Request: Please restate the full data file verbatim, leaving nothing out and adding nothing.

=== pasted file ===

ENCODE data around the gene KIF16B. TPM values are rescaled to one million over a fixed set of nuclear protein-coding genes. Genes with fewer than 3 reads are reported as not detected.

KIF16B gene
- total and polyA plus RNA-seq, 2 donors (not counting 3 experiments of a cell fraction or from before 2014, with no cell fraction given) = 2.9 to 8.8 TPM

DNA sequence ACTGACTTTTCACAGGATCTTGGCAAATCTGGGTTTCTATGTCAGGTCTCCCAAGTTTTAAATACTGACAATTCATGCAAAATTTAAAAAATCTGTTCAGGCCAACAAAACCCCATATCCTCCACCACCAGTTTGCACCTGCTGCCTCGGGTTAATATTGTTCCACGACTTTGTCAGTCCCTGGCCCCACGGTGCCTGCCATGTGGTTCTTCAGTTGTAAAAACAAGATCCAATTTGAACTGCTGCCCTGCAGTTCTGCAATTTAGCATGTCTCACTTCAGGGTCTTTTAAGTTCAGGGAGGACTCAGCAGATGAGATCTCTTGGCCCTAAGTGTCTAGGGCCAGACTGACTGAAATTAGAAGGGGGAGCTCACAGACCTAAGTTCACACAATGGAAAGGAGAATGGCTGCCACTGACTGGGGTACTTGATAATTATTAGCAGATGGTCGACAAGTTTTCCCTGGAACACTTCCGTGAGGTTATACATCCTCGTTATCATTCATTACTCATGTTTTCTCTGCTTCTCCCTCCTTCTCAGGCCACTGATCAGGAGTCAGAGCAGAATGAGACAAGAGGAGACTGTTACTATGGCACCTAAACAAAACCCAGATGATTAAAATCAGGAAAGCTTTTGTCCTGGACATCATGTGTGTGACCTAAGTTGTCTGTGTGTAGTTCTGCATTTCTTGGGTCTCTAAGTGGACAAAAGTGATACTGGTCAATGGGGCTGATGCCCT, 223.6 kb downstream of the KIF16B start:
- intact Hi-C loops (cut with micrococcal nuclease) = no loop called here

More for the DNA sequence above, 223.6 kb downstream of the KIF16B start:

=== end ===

ENCODE data around the gene KIF16B. TPM values are rescaled to one million over a fixed set of nuclear protein-coding genes. Genes with fewer than 3 reads are reported as not detected.

KIF16B gene
- total and polyA plus RNA-seq, 2 donors (not counting 3 experiments of a cell fraction or from before 2014, with no cell fraction given) = 2.9 to 8.8 TPM

DNA sequence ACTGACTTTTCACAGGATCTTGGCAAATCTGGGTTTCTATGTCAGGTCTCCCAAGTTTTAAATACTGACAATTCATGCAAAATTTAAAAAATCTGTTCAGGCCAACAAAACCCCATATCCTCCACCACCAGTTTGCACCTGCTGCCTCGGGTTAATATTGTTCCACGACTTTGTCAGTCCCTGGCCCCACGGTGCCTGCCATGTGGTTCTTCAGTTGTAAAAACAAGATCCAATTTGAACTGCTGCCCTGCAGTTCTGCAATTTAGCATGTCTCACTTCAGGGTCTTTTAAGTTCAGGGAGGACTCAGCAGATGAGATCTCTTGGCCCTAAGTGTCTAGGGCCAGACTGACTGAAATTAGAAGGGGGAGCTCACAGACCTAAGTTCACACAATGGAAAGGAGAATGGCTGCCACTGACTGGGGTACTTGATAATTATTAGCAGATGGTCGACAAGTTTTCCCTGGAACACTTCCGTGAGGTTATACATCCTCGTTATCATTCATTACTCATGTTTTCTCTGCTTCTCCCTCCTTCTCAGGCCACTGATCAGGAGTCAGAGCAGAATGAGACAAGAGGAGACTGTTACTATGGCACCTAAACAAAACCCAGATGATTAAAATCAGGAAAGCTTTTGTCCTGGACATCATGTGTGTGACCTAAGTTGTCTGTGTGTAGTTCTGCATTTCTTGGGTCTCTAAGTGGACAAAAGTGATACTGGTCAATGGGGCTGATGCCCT, 223.6 kb downstream of the KIF16B start:
- intact Hi-C loops (cut with micrococcal nuclease) = no loop called here

More for the DNA sequence above, 223.6 kb downstream of the KIF16B start: